Adam Lam speaks about his newest book and holds a writing workshop to help people express emotions within their writing.
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Justin Clay/Courier Award winning author Andrew Lam hosting a writing workshop in the C Building on April 3. Lam also shared some excerpts from his new collection of short stories.
Justin Clay/Courier
Award winning author Andrew Lam hosting a writing workshop in the C Building on April 3. Lam also shared some excerpts from his new collection of short stories.

Famous author, journalist and radio commentator Adam Lam held a writing workshop on Wednesday about expressing emotions through writing. He read from and promoted his newest book Birds of Paradise Lost on Thursday at noon and again later that evening.

Lam’s infectious laugh, warm smile, willingness to share his wisdom and the inflections he used when reading his characters’ words kept the events light and those who attended enthralled.

In the workshop, Lam spoke a little of his past and how it has helped shaped his writing. He shared a radio segment he did on being a Vietnam refugee at the age of 11, and how it was difficult for his family to express their emotions so they used singing as a medium.

The theme of the workshop was bravery. “You have to be brave,” said Lam. “You have to have the courage to speak up and say what needs to be said.” Lam encouraged those who attended to write a letter because he says it is the most beautiful form of writing. He wanted the audience to open up and say the things they wished they could say.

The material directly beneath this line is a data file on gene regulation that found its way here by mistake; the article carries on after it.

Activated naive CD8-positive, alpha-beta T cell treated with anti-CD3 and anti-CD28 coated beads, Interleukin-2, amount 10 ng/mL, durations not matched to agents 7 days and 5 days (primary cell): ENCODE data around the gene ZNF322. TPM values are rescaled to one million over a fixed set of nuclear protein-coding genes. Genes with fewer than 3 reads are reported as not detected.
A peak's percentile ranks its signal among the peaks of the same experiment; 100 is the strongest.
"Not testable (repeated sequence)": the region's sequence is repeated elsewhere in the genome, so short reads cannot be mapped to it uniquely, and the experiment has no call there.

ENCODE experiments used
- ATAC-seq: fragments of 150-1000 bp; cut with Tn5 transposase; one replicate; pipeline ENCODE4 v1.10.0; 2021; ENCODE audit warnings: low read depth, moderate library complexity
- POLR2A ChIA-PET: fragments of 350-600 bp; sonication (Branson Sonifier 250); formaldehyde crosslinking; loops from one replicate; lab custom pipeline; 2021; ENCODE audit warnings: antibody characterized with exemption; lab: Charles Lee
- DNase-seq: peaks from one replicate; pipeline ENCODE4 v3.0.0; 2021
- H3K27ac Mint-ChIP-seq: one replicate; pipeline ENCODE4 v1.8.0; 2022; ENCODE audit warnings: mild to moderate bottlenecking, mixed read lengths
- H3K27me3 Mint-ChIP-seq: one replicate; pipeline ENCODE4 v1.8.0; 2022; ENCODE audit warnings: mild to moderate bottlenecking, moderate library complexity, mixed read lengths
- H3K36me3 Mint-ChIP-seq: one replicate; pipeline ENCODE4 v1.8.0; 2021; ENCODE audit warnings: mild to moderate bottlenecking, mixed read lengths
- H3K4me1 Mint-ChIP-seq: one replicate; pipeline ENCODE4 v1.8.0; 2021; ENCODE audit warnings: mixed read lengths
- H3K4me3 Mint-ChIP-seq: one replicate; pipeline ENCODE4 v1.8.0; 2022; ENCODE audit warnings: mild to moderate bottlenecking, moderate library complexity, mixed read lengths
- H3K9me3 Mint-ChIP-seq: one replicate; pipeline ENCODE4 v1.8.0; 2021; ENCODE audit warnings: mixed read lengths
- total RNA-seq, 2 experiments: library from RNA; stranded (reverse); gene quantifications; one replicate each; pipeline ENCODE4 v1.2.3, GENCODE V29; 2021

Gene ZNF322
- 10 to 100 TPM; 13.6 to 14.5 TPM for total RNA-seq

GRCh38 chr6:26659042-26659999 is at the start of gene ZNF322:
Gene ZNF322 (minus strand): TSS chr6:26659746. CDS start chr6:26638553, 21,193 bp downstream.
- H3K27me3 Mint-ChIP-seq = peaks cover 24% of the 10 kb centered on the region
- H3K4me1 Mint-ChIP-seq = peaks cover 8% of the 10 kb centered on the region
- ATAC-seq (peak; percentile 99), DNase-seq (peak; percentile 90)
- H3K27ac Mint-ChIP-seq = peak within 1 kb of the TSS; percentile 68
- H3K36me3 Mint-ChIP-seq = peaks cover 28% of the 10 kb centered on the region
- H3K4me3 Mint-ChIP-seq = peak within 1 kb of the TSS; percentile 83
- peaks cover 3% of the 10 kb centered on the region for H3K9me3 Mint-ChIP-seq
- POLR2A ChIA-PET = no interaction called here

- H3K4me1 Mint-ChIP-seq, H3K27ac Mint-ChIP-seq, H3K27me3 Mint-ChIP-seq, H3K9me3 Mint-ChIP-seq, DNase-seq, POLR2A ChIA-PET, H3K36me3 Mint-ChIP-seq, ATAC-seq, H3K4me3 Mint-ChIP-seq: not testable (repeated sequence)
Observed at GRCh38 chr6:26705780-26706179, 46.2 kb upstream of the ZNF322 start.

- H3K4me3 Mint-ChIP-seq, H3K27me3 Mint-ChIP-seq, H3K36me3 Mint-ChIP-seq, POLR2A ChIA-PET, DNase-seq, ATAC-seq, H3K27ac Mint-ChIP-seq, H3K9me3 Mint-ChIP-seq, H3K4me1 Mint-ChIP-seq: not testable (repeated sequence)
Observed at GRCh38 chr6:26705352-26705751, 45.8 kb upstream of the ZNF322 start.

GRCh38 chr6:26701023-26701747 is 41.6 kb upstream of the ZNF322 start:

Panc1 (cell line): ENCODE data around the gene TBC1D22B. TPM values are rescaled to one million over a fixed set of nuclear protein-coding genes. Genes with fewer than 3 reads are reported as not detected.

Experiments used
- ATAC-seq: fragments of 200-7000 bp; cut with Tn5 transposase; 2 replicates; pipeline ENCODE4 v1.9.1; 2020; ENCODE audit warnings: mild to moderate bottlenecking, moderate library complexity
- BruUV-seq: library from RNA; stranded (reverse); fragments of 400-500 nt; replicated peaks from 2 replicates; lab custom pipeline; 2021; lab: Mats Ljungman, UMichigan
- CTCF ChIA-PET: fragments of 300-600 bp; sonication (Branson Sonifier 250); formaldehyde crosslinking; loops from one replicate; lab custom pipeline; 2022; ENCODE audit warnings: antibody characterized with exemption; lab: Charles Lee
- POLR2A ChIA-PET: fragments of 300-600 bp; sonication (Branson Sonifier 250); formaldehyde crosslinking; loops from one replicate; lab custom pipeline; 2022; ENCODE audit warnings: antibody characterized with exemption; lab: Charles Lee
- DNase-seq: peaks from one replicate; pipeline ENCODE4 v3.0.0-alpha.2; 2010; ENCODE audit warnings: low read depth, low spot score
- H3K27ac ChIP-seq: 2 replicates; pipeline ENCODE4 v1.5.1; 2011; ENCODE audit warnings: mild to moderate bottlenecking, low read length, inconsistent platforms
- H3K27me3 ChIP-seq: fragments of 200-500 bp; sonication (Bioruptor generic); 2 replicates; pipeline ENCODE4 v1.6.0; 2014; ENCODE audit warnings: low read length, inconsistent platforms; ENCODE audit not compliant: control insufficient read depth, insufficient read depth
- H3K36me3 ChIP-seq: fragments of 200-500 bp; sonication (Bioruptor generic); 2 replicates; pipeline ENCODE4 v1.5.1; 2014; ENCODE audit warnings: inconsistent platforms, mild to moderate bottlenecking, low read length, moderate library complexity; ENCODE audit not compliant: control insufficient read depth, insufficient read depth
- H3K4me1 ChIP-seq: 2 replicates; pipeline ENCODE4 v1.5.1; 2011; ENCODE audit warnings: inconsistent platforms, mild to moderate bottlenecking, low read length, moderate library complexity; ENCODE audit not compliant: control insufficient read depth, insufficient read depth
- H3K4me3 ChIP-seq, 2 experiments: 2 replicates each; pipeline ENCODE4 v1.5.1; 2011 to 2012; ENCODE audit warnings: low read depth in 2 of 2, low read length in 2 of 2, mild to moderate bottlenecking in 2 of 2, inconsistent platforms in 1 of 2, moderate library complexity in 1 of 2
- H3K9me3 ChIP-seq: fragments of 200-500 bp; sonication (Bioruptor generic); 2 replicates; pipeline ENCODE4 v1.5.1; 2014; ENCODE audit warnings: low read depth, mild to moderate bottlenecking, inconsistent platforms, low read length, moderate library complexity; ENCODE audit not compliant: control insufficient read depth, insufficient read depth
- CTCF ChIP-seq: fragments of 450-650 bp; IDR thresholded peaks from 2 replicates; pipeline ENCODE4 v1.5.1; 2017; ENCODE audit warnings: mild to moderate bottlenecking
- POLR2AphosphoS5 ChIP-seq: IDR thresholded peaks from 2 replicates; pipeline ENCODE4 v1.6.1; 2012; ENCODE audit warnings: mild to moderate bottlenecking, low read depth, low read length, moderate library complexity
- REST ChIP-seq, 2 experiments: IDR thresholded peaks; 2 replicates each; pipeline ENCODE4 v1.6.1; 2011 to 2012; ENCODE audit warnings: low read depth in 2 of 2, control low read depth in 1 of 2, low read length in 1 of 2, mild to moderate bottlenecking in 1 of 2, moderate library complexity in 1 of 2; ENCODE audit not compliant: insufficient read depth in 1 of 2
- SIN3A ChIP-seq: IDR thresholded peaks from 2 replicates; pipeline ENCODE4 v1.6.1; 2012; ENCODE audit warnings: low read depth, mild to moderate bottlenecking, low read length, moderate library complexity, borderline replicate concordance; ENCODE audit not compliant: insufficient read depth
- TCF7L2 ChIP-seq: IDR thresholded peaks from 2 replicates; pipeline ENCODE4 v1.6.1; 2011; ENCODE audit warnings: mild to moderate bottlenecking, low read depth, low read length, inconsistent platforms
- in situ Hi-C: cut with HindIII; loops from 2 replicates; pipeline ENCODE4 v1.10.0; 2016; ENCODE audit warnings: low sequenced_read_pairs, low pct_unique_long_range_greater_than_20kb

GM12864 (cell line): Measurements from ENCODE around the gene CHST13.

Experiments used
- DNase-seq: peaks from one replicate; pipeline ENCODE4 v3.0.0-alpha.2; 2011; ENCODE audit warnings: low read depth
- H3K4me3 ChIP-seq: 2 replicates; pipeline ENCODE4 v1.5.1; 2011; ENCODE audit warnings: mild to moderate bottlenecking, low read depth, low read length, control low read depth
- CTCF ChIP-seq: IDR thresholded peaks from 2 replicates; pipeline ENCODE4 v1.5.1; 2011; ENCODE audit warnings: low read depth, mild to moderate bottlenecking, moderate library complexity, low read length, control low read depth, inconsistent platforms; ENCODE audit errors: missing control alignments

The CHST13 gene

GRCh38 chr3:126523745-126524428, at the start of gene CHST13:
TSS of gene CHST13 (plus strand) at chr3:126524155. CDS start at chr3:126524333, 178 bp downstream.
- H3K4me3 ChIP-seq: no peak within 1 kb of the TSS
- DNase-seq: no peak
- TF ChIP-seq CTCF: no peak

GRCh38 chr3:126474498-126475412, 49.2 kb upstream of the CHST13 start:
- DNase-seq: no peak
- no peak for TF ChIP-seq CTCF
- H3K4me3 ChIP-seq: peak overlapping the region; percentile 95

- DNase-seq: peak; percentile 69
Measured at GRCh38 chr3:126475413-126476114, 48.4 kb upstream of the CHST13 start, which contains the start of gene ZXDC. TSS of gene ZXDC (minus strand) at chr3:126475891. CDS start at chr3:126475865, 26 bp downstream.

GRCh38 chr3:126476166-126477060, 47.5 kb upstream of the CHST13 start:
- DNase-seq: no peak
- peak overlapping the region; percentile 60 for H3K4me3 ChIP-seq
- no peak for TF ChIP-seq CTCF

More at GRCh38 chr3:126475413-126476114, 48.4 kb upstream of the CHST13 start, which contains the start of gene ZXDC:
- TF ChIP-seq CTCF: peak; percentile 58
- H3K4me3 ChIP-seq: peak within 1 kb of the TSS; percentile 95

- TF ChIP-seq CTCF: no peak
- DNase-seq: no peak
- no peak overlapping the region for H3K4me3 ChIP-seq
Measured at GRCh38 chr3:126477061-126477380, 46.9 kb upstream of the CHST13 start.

One of his suggestions was to write to either a former or future self. “When you find a way to express yourself, you find that you know yourself a little bit better,” said Lam.

A portion of the workshop consisted of attendees sharing the letters they had written. He explained that writing is about exploring the meaning of life with others. “That’s the magic of writing.”

Lam also gave a few tips about putting emotion into writing. “If you cry before the reader, they are not going to cry,” he said. “You have to lead them to tears.” According to Lam, holding back is a more effective way to move the reader.

Lam also spoke of the creative writing process and how for him, once something bothers him, he has to explore it through writing. He said it takes a powerful writer to face his own demons, and that is a pathway to freedom. “That’s why I love writing, because I can’t afford therapy,” he said with a laugh.

His readings were also based on emotion. Lam read a few passages from his book then held question and answer sessions afterward. Vietnamese sandwiches were provided, and signed copies of his books were raffled off.

Sam Reed, environmental engineer, came to the reading in the Creveling Lounge for extra credit, but stayed for the food, and enjoyed the experience. “The story felt complete,” said Reed. “It touched on a lot of different emotions, and I liked that.”

Lan Lingdorf, a friend of Lam’s and performer on Broadway, attended both the workshop and the readings. She admires Lam’s journalistic detail and ability to make realistic connections. “He’s able to find the hope and the humor in everything, no matter how dark.”

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